9. As in last week’s posting, cast a descending diagonal line from the top near corner of the vertical plane, crossing through the far mid point delineated by the Halfway Line (black and white line) on the plane.  This shows where the next ten foot wide plane will terminate.  10
  10. Draw the vertical for the twenty foot mark, and then diagonally bisect this new plane, from corner to corner (purple diagonal in this sample).  Where that diagonal line crosses the Halfway Line is the centre of the second vertical plane.   12
  11. At the centre point where the newly drawn diagonal (purple diagonal in this) crosses the Halfway Line, draw a new vertical.  This will show the point of 15 feet in depth, as it is exactly between the 10 foot and 20 foot markers. 13
  12. Repeat this process of descending diagonals from upper near corner through the Halfway Line, and ascending from corner to corner to determine as much depth as needed.  Each line that descends from top corner through the Halfway Line shows us 10 more feet in depth.  15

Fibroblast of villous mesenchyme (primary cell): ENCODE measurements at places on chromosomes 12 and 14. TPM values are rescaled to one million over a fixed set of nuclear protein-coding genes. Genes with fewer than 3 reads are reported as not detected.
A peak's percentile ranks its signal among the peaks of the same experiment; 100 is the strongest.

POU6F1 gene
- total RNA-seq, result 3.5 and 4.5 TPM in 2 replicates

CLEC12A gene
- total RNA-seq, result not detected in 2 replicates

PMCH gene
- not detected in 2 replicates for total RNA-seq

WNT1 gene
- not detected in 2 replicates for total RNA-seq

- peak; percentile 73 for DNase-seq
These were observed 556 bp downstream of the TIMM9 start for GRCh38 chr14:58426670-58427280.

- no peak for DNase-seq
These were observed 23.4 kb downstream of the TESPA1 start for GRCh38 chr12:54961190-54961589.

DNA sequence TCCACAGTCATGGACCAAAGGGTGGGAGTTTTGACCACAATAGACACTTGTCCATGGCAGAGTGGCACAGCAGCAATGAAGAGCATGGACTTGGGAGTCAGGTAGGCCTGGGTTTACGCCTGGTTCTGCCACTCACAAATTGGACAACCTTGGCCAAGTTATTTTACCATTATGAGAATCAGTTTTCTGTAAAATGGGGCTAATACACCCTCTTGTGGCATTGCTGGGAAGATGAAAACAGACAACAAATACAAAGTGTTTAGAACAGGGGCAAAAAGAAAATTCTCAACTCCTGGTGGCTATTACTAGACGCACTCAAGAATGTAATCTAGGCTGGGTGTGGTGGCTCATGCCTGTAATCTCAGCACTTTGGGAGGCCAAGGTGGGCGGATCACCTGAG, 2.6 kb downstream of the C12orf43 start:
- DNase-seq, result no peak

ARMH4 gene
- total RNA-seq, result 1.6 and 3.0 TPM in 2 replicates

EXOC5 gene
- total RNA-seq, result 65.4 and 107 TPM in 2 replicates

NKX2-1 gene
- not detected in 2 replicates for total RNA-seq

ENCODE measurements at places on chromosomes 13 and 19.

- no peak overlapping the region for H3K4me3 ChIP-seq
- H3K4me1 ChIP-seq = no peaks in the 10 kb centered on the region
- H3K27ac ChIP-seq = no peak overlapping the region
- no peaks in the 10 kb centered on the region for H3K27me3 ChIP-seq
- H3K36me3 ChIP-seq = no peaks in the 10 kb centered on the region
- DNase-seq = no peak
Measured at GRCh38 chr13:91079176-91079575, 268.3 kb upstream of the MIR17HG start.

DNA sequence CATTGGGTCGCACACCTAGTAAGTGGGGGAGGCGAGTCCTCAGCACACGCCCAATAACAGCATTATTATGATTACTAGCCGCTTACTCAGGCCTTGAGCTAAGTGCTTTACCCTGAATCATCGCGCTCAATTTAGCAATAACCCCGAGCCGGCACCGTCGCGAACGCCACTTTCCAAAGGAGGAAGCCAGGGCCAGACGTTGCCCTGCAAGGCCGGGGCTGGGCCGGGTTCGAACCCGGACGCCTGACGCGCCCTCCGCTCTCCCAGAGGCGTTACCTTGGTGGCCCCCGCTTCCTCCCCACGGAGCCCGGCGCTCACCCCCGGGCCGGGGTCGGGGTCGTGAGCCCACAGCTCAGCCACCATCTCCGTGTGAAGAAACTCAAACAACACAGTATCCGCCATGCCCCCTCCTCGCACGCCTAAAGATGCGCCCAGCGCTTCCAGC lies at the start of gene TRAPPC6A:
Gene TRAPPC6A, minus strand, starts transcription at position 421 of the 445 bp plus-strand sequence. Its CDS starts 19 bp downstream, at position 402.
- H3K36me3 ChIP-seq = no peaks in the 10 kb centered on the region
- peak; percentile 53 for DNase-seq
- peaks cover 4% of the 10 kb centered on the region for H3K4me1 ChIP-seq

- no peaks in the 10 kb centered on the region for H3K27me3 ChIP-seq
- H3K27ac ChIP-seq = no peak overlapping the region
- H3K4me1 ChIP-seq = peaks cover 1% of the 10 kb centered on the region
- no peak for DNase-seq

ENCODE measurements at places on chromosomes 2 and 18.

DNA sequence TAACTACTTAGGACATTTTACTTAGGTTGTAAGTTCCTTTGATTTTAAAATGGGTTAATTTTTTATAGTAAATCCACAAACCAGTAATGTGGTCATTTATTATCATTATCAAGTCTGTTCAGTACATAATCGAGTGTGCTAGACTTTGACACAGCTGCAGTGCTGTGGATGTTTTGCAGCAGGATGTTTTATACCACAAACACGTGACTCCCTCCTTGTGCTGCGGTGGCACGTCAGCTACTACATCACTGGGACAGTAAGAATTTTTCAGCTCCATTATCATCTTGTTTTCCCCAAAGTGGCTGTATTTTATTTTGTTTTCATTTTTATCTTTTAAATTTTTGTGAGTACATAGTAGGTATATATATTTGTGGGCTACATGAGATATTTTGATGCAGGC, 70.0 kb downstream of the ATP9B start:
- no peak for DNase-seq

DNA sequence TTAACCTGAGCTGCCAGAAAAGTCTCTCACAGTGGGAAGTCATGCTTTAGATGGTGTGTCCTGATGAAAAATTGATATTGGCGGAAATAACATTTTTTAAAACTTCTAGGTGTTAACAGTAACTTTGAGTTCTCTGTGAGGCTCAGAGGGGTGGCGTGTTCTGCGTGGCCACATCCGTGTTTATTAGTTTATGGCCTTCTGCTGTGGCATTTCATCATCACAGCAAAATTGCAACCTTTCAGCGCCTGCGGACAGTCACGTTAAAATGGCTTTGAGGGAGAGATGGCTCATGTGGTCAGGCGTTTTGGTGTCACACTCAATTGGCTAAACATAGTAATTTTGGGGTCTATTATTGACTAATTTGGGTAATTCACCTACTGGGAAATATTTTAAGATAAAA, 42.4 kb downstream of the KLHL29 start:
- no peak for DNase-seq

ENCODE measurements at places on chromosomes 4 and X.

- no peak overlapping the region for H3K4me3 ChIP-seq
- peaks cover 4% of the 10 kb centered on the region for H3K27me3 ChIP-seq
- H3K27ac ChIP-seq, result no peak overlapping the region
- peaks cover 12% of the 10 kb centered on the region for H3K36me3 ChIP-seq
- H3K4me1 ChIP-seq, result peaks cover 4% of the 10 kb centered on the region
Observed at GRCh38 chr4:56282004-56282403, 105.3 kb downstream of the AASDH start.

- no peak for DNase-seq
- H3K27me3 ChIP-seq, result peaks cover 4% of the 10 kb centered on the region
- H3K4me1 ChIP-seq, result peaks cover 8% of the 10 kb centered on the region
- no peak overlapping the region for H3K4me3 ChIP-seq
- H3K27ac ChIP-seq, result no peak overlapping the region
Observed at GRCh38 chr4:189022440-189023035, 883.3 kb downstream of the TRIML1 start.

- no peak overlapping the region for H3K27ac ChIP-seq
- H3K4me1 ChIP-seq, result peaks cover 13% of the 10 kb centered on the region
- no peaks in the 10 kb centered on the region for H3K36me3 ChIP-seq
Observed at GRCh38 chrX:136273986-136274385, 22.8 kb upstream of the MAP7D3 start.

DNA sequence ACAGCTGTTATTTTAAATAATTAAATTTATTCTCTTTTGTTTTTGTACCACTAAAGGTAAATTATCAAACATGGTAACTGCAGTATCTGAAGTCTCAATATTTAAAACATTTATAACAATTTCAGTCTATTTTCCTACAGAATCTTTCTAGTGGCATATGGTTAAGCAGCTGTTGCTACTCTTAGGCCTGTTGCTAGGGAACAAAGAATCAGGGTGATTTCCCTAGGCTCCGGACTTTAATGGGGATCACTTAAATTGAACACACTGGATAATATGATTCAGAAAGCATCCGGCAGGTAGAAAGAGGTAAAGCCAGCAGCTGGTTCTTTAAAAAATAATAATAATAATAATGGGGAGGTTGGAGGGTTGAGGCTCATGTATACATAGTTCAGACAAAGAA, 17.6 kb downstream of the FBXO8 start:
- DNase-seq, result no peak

13. Now suppose we were asked to place these two men of different heights, on the field 20 feet away from each other.  Furthermore, we want to place two Greek columns of equal height also on the plain, 30 feet away from each other.  We want to place the tall black man beneath the near column, and the short white man 20 feet behind, and 9.5 feet over to the left of the black man .  The black man is 6 feet tall, the white man is 5 feet tall, and the columns are 10 feet tall.  Frontier
  14. With this method of Drawing to Scale, the task is simple.16